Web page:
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Fuel pressure, 1989 TBI

Discussion in 'Pre-1994 trucks, commercial vehicles' started by PCRMike, Mar 26, 2017.

  1. PCRMike

    PCRMike Well-Known Member

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    1989 D100. Factory TBI 318. Replacing with a built Magnum. Later with a dead serious poly 402. Going to use a wet manifold injection like a Sniper EFI. Calls for 15PSI. Is the factory pump up to that?
     
  2. Bob Lincoln

    Bob Lincoln "CHECK FAULT CODES"
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    Factory pump puts out about 55 psi for MPFI, and I know 4-cylinders used 39 psi at one time. I don't believe any FI systems were lower than that.
     
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  3. PCRMike

    PCRMike Well-Known Member

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    I was thinking the TBI were lower than that. I can be wrong. I just couldn't find it in my Haynes.
     
  4. AllanC

    AllanC Well-Known Member

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    I referenced a 1991 factory service manual for a Dodge Dakota. The dual point (dual injector) throttle body system on the V6 and V8 operates at 14.5 psi. So the factory fuel pump system should be the correct match.
     
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  5. GLHS60

    GLHS60 Well-Known Member

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    Tell us more about Poly!!

    Is she a Plymouth A ??

    Thanks
    Randy
     
  6. pt006

    pt006 Active Member

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    Mike; keep in mind that the fuel pump is capable of putting out a lot more pressure than 14.5 psi. The regulator is in the back section of the throttle body. It returns any excess gas back to the tank.

    There was a recall for the fuel pump hose that was inside the tank. Kit not available. Mine had a borderline/intermittent pressure problem. Found the interior gasket of the pump tubes went bad. Not available. Was forced to buy a whole new fuel pump assembly. Not available. So I made an O-ring to seal the pressure side. Has been good for 2 years and counting.

    So, Poly wanna stroker????
     
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  7. ka9yhd

    ka9yhd Active Member

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    At one time there was a service bulletin on the 1987 Omni with the 2.2 and a carburetor. The service bulletin switched the fuel delivery from the mechanical pump to an electric pump in the tank.
    After the electric pump died on my friend he did some searching, found the TSB but the part numbers are long since dead and the parts are no longer available.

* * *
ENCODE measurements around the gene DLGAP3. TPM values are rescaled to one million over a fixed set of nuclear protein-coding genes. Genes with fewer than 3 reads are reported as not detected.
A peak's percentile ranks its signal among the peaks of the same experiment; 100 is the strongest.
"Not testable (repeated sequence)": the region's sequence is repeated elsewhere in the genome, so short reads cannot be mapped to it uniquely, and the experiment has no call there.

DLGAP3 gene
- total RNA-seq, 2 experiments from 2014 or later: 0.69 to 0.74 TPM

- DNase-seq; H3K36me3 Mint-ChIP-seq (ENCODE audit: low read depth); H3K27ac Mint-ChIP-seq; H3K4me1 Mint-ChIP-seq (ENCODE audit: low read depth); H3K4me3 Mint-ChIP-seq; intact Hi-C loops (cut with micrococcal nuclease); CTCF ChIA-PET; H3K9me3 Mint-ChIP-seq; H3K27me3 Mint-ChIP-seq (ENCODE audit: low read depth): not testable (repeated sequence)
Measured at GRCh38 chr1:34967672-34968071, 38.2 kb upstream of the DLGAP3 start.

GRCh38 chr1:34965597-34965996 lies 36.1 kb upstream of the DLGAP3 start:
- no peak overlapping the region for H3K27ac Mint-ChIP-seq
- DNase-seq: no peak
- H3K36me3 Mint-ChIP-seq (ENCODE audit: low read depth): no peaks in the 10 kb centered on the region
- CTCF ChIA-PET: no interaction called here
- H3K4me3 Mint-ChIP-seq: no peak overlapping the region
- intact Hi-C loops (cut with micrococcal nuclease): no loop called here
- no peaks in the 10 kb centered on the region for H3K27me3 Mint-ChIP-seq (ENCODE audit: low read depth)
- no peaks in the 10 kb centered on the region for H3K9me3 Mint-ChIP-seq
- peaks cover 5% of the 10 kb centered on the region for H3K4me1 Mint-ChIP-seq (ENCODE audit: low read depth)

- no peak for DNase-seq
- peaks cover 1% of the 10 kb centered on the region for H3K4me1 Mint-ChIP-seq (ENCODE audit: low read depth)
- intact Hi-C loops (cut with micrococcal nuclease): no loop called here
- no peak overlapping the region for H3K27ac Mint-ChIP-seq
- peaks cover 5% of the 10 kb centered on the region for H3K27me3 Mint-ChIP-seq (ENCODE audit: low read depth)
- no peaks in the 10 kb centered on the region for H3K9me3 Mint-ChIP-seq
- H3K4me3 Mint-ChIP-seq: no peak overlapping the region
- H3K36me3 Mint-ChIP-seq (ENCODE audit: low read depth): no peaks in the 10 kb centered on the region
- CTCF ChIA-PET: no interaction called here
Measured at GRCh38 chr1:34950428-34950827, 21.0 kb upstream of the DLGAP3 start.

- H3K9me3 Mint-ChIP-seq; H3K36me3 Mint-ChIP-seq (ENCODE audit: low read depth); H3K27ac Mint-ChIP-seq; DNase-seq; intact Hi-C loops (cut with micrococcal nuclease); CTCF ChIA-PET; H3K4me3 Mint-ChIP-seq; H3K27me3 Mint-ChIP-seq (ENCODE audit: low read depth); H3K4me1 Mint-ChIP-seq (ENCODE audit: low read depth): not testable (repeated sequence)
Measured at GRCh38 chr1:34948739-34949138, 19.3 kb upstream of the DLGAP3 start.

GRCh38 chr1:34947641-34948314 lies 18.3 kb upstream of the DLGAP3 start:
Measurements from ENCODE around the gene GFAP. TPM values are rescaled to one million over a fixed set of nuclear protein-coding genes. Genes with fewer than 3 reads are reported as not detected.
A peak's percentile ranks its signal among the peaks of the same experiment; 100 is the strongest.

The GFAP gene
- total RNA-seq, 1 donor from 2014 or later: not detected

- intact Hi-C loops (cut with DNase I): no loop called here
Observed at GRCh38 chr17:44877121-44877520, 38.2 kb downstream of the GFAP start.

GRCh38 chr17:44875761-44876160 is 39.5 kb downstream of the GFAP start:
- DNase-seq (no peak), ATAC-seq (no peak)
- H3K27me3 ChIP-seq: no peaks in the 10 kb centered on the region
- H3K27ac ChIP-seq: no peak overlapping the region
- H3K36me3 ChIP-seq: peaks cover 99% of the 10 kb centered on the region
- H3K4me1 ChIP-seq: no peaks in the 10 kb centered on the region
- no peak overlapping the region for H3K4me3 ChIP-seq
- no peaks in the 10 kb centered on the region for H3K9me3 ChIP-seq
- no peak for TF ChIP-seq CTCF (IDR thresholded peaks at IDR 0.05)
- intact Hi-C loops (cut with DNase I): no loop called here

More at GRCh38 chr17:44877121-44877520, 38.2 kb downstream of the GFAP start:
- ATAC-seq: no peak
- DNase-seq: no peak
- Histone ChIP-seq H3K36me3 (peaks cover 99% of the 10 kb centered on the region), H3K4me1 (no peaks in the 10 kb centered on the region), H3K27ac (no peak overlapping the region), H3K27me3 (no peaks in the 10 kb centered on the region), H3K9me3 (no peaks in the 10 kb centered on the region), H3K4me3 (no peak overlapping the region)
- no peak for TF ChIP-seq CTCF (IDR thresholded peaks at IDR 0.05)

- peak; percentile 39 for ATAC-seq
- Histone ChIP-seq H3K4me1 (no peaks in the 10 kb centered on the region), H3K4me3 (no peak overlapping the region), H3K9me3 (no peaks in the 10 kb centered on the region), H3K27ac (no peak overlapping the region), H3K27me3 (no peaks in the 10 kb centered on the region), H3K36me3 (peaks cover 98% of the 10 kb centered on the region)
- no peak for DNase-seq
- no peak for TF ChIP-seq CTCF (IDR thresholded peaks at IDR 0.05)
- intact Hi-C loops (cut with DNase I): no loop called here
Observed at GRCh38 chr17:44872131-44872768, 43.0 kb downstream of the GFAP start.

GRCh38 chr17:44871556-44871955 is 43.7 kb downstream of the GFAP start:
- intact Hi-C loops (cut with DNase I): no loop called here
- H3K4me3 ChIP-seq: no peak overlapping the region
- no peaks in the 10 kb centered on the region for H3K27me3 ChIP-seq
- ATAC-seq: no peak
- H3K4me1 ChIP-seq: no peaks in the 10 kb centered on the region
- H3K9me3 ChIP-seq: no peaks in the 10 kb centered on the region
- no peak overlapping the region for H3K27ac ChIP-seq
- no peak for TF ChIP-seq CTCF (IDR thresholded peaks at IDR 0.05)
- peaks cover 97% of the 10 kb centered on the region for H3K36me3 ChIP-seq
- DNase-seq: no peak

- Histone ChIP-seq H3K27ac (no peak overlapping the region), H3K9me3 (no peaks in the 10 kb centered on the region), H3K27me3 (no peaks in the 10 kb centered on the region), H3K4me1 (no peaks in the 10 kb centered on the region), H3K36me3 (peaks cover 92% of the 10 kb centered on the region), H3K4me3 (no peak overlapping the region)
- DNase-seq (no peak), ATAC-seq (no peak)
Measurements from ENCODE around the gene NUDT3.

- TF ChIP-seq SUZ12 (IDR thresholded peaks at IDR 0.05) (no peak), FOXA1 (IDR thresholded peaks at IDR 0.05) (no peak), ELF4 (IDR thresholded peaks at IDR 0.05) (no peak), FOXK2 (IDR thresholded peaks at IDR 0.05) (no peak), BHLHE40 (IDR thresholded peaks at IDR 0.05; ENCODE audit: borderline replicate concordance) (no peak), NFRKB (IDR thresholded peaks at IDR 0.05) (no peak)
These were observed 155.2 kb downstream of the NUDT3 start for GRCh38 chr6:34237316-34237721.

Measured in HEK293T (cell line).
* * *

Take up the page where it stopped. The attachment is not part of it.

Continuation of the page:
But somebody here might be able to come up with something.
     
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  8. PCRMike

    PCRMike Well-Known Member

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    Awesome info. I will have to see if the regulator is on the throttle body. Had not thought of that.

    And yeah. Poly wanna stroker. Lol.
     
  9. Rick Anderson

    Rick Anderson Well-Known Member

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    From memory, I "think" typically,

    Modern MPI is usually ~55PSI
    Early MPI is usually ~39PSI, with a vacuum operated fuel pressure regulator, that would up the fuel pressure at WOT.
    TBI is usually in the teens for PSI (18 PSI comes to mind)
    Carburetor is usually in the single digits (7 PSI comes to mind)

    Sure the pumps/plumbing/regulators might be tweaked to make more or less pressure, but I'd think the most reliable service and performance would come from using the pump designed for the type of fuel system you're using.

    Check the performance aftermarket catalogs, there are plenty of universal electric fuel pumps for carburetor cars. They will make the proper pressure and fuel flow, just need to improvise the connections and wiring.

    Since the pressure difference are relatively low for fuel pump supplying a carburator, I'm confident you can mount it just about anywhere. After all the OEM mechanical fuel pumps were mounted on the engine sucking the fuel through a line the length of the car above the fuel level. MPI Fuel injection creates the delta p's/ suction that could vapor lock more easily and being at the bottom of the tank with a short suction distance help prevent that. Even fuel injection, I'm confident would work with the pump mounted near the tank, toward the bottom of the tank. After all the newest fuel pumps all have an internal reservoir, that sucks the fuel up from the tank and deposits into a smaller tank in the plastic body of the fuel pump. Assumably to always surround the pump with fuel, to keep it cooler and prevent it sucking air when the tank is near empty and going up and down hills.
     
  10. dana44

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    Yes, the book shows the TBI fuel pump is 14psi, which is greater than the stock carbureted fuel pump of 6-7psi and the EFI pumps of 37-55psi. Would suggest, given it needs to be more specific, a fuel pressure regulator to ensure the proper pressure is maintained.
     
  11. ka9yhd

    ka9yhd Active Member

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    With that TSB on the Omni the fuel pressure regulator was next to the carburetor.
     
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  12. PCRMike

    PCRMike Well-Known Member

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    Hmmmm. Cool
     

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